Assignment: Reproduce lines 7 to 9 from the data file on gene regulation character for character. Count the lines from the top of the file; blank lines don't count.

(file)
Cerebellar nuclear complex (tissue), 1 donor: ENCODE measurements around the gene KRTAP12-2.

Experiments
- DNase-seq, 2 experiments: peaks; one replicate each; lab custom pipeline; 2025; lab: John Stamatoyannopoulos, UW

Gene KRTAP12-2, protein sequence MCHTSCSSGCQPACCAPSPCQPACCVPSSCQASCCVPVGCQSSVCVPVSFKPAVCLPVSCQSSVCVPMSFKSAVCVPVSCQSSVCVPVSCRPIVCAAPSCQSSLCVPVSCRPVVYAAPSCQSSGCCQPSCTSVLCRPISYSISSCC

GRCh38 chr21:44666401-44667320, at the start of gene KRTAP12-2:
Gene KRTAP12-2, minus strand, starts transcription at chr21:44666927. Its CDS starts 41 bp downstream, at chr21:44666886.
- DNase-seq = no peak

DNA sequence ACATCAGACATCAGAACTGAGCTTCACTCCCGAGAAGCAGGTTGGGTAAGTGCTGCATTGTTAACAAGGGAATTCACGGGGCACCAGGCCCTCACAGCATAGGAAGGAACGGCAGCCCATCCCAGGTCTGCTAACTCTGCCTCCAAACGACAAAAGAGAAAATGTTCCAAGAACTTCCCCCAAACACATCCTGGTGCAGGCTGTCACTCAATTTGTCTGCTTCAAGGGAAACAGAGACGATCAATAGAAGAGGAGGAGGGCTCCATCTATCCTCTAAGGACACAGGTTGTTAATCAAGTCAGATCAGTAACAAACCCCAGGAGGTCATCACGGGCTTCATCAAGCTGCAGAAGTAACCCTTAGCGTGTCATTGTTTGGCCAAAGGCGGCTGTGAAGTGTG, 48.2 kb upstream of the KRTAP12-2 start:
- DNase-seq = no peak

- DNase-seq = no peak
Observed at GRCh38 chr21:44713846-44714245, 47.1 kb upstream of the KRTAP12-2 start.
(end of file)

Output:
- DNase-seq = no peak

DNA sequence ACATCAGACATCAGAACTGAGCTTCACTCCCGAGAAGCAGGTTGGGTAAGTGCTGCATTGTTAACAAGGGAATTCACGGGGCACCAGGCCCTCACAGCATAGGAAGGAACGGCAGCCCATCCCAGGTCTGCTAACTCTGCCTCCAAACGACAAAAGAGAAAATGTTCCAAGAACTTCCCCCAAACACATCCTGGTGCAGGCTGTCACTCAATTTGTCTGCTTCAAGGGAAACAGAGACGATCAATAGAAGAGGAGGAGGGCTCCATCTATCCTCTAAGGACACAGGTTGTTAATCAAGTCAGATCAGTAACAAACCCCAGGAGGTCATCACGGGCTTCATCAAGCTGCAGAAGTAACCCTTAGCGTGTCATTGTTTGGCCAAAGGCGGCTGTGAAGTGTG, 48.2 kb upstream of the KRTAP12-2 start:
- DNase-seq = no peak